Elaphomyces granulatus: The Ultimate Mushroom Guide
About The Elaphomyces granulatus Mushroom
Elaphomyces granulatus is an ascomycete fungus that grows in symbiosis with spruce trees, such that tiny mycelial threads from the False Truffle coat the tree’s rootlets to form what is known as mycorrhizas, and the tree and the truffle exchange various chemicals, each thereby assisting the other.
For humans E. granulatus are inedible and not tasty, especially older fruiting bodies are not edible. Since their fruiting bodies grow underground for this purpose, the commercial interest in the hypogeous genus Elaphomyces is very low.
The fruiting bodies consist of a relatively hard, rubbery bark and are filled with spores when mature. The rind usually has a wart-like texture and is light brown. The color and consistency of the spore material vary as the truffle matures. The initially light gray solid mass inside turns darker and darker as it matures. When fully ripe, the truffle is loose, powdery, and deep purple inside.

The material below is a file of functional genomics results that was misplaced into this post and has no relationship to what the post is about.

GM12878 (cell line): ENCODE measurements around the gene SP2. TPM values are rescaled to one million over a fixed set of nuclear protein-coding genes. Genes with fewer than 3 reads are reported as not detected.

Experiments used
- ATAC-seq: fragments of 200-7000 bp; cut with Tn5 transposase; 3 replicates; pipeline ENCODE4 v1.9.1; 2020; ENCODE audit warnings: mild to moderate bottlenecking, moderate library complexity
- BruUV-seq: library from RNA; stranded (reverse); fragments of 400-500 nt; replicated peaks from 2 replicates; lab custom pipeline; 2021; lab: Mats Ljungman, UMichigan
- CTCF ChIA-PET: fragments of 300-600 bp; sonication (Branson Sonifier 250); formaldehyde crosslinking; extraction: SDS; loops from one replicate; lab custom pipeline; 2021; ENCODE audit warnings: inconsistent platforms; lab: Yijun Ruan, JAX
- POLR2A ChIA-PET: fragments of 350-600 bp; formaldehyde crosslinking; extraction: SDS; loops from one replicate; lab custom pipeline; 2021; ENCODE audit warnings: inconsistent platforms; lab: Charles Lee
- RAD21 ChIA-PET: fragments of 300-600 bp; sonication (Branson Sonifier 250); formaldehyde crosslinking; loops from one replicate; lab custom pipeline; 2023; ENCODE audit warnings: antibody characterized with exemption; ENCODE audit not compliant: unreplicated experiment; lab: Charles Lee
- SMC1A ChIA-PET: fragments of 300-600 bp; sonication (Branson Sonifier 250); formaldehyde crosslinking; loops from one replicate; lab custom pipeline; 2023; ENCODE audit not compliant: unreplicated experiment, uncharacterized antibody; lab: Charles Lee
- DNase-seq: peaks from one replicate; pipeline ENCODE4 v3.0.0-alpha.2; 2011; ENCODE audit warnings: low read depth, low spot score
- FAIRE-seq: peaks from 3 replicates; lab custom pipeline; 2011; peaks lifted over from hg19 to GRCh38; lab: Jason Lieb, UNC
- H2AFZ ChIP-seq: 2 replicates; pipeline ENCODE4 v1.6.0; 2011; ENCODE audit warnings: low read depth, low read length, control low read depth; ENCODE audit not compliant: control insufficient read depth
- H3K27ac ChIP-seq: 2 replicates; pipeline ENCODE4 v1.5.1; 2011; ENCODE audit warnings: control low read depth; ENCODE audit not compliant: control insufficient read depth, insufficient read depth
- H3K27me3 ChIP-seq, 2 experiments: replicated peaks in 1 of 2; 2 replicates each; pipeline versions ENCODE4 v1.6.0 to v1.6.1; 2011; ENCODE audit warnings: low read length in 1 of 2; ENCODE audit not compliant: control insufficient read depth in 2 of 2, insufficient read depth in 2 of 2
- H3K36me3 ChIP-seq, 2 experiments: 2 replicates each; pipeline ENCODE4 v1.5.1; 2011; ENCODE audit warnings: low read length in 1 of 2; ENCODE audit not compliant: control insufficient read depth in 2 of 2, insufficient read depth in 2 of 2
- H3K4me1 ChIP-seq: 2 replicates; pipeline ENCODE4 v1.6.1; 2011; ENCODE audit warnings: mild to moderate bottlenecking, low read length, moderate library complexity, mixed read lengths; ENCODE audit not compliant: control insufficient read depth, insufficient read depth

Other names: Deer Truffle, False Truffle.
Elaphomyces granulatus Identification
Irregularly globose, 2-5cm across; the thick outer skin is rufous-brown and covered in small (granular) warts. The interior spore mass is grey and moist initially, drying out and turning purple-black as the spores mature.
Globose, 25-35μm; ornamented with rods and spines.
Habitat & Ecological Role
Ectomycorrhizal, found most often under spruce trees but occasionally with other conifers.
Elaphomyces granulatus Taxonomy & Etymology
When in his Systema mycologicum (1829) the great Swedish mycologist Elias Magnus Fries described the False Truffle he gave it the scientific binomial name Elaphomyces granulatus, and that is still its generally accepted scientific name.
Elaphomyces, the generic name, comes from Elaph-, meaning deer, and -myces meaning fungus (as in mycelium and mycology, for example). Fungi in this genus, and America Elaphomyces granulatus in particular, are sometimes referred to as 'Deer Truffles'. The common name Hart's Truffle has also been applied to this species.
The specific epithet granulatus relates in some way to a granular characteristic of the False Truffle, and specifically, it is a reference to the small granular warts on its outer rind.
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